• Luxury auto depreciation limits. Under the new law, for a passenger automobile for which bonus depreciation (see above) is not claimed, the maximum depreciation allowance is increased to $10,000 for the year it’s placed in service, $16,000 for the second year, $9,000 for the third year, and $5,760 for the fourth and later years in the recovery period. These amounts are indexed for inflation after 2018. For passenger autos eligible for bonus first year depreciation, the maximum additional first year depreciation allowance remains at $8,000 as under pre-Act law.
  • Computers and peripheral equipment. The new law removes computers and peripheral equipment from the definition of listed property. Thus, the heightened substantiation requirements and possibly slower cost recovery for listed property no longer apply.
  • New rules for post-2021 research and experimentation (“R & E”) expenses. Under the new law, specified R & E expenses paid or incurred after 2021 in connection with a trade or business must be capitalized and amortized ratably over a 5-year period (15 years if conducted outside the U.S.).
  • Like-kind exchange treatment limited. Under the new law, the rule allowing the deferral of gain on like-kind exchanges of property held for productive use in a taxpayer’s trade or business or for investment purposes is limited to cover only like-kind exchanges of real property not held primarily for sale. Under a transition rule, the pre-TCJA law applies to exchanges of personal property if the taxpayer has either disposed of the property given up or obtained the replacement property before 2018.
  • Excessive employee compensation. Under pre-Act law, a deduction for compensation paid or accrued with respect to a covered employee of a publicly traded corporation is deductible only up to $1 million per year. Exceptions applied for commissions, performance-based pay, including stock options, payments to a qualified retirement plan, and amounts excludable from the employee’s gross income. The new law repealed the exceptions for commissions and performance-based pay. The definition of “covered employee” is revised to include the principal executive officer, principal financial officer, and the three highest-paid officers.
  • Employee achievement awards clarified. An employee achievement award is tax free to the extent the employer can deduct its cost, generally limited to $400 for one employee or $1,600 for a qualified plan award. An employee achievement award is an item of tangible personal property given to an employee in recognition of length of service or a safety achievement and presented as part of a meaningful presentation. The new law defines “tangible personal property” to exclude cash, cash equivalents, gift cards, gift coupons, gift certificates (other than from an employer pre-selected limited list), vacations, meals, lodging, theater or sports tickets, stocks, bonds, or similar items, and other non-tangible personal property.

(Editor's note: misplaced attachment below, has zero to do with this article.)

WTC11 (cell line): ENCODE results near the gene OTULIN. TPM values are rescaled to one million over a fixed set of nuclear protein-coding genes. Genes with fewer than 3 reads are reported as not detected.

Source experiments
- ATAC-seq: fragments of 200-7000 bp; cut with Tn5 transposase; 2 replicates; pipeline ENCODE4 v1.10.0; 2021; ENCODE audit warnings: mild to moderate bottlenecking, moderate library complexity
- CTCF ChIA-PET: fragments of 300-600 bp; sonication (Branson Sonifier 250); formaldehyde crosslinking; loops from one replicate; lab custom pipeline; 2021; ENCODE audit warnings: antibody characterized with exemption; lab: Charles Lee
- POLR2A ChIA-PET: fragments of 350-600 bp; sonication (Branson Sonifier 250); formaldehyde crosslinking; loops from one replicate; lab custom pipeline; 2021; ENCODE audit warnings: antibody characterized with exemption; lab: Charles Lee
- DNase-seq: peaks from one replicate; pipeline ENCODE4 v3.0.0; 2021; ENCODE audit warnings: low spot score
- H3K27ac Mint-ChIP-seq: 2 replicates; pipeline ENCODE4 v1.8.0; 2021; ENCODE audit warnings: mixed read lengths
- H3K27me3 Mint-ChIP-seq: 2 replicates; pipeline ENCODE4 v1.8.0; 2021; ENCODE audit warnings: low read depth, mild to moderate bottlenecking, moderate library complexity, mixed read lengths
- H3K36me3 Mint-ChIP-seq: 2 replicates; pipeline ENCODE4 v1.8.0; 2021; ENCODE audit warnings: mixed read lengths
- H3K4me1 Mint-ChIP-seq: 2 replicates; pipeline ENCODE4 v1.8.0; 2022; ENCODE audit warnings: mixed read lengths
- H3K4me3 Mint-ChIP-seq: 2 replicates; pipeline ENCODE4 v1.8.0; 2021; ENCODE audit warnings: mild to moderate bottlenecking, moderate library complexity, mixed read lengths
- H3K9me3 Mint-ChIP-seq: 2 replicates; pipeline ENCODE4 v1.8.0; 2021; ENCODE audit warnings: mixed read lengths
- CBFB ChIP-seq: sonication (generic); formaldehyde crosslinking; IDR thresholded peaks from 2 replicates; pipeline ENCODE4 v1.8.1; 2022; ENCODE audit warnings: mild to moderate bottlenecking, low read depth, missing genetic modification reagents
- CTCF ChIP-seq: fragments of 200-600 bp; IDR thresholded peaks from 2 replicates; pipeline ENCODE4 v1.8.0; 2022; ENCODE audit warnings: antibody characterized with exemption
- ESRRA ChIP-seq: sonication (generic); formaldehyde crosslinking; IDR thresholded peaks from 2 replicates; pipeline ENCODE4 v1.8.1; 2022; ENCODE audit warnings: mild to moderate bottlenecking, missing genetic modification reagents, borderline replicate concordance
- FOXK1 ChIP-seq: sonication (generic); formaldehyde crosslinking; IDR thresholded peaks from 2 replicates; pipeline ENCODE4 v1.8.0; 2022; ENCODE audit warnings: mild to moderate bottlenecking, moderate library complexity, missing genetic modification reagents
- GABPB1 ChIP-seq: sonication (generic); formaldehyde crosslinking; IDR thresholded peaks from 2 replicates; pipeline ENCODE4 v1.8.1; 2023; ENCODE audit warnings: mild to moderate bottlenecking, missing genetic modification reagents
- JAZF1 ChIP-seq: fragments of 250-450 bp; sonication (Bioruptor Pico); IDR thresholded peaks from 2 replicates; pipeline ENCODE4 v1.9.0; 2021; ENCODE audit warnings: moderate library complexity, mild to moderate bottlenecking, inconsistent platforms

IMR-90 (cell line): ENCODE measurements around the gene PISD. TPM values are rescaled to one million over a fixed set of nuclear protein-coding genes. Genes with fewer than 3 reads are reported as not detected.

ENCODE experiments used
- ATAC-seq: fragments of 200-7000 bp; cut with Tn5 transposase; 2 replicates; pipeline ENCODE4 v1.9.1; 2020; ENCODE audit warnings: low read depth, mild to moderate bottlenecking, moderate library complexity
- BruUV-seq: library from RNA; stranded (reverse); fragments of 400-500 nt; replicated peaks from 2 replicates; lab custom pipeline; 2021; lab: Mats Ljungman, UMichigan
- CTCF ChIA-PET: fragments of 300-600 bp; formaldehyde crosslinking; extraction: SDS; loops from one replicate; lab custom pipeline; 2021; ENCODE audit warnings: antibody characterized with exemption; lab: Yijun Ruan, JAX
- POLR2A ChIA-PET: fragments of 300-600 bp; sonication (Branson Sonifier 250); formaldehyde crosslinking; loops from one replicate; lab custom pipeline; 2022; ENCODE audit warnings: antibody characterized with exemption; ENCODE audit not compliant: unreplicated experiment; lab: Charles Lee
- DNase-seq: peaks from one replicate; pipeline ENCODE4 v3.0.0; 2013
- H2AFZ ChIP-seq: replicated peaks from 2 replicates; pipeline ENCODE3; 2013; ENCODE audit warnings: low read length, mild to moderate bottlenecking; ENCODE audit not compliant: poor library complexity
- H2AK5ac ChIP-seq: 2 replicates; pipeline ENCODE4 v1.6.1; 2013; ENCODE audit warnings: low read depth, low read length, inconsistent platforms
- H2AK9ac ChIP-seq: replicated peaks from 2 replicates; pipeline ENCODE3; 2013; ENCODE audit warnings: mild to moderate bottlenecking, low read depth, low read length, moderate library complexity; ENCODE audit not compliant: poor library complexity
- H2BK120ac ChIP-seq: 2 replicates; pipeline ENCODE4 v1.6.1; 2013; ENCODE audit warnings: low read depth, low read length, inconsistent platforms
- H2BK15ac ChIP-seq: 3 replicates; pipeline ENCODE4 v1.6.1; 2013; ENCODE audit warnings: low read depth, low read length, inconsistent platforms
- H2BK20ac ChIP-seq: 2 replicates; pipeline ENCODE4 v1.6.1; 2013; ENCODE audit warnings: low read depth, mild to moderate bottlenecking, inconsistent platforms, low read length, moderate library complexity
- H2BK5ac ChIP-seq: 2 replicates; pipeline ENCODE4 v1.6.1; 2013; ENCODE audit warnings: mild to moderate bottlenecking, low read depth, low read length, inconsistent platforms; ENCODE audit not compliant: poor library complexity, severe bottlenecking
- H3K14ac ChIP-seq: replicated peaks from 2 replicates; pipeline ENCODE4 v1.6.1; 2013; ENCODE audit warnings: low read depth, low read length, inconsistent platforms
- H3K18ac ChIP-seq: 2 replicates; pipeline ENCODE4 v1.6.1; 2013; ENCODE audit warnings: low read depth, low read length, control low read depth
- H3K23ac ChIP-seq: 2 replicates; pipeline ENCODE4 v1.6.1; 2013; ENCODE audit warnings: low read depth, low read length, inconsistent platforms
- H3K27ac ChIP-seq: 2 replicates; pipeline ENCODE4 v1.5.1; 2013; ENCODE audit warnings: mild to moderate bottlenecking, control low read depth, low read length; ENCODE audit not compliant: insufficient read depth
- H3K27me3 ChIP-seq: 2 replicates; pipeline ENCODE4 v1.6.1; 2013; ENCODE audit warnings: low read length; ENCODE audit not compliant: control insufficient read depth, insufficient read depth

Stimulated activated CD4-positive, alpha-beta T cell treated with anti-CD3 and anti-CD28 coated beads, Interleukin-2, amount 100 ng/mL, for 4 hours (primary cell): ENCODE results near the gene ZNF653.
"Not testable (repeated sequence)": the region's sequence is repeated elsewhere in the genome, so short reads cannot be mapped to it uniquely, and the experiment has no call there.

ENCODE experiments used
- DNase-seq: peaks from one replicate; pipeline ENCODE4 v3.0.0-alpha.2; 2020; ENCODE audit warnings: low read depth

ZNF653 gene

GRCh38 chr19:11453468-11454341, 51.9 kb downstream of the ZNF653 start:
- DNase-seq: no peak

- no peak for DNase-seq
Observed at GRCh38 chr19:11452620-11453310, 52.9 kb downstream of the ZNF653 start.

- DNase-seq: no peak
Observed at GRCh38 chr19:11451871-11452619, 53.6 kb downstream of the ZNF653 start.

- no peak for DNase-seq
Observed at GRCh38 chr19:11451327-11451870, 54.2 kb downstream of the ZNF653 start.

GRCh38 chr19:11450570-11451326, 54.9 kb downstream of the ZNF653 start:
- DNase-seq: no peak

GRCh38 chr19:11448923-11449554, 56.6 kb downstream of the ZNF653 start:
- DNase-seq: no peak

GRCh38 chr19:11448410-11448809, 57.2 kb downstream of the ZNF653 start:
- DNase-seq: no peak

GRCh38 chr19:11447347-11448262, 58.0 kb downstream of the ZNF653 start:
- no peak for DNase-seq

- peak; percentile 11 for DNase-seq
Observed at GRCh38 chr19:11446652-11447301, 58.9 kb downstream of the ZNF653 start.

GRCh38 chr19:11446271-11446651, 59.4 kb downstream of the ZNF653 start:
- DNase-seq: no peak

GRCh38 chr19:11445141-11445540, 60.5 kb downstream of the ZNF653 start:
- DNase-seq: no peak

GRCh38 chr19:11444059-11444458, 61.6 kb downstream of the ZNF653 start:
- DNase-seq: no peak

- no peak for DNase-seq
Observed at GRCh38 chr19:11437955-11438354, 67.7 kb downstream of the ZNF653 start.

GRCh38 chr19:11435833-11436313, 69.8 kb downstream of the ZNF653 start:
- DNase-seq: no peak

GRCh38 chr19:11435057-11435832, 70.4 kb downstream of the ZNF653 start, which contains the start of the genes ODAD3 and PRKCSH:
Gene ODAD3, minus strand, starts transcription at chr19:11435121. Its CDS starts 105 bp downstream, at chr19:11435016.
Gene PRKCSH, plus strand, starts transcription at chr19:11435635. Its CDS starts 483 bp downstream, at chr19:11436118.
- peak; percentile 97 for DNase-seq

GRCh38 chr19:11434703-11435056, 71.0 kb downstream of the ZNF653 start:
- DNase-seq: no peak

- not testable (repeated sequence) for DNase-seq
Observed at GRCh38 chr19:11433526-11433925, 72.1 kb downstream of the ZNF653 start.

If you have questions about the Business Tax Changes for 2018, please contact one of the tax attorneys at Baker, Braverman & Barbadoro, P.C. to set up an appointment. Warren F. Baker.

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The Massachusetts Equal Pay Act Goes Into Effect July 1st – What Does It Do?

On July 1, 2018, the Massachusetts Equal Pay Act (“MEPA”) will go into effect in the Commonwealth, requiring companies to ensure that they pay male and female workers equally for “comparable work.”  On March 1, 2018, the Attorney General’s office issued guidelines aimed at clarifying certain provisions of the law. The below answers the most frequently asked questions regarding MEPA.

Who does the law apply to?

Virtually all Massachusetts employers must comply with MEPA, including state and municipal employers, irrespective of size. It does not apply to the federal government as an employer. It covers all employees whose primary place of work is in Massachusetts, regardless of where the employee lives.

What constitutes “comparable work”?

The definition of “comparable work” has been the most criticized aspect of the law, as many believe that even the Attorney General’s issuance of guidelines aimed at clarifying the term have left it far too subjective of a standard.  The Attorney General guidelines state that employers must pay men and women equally for jobs that require “substantially similar skill, effort and responsibility” and are performed under “similar working conditions.” This provision will undoubtedly be the most litigated aspect of MEPA.

Do job titles matter?

Although job titles are one factor to look at when determining comparable work, the Attorney General’s guidelines clearly indicate that different job titles alone do not give rise to the presumption that two employees are not doing comparable work. In other words, businesses cannot just use job titles alone to justify pay rates. They must do a deeper comparison to meet the “comparable work” threshold.

Are there exceptions to the law?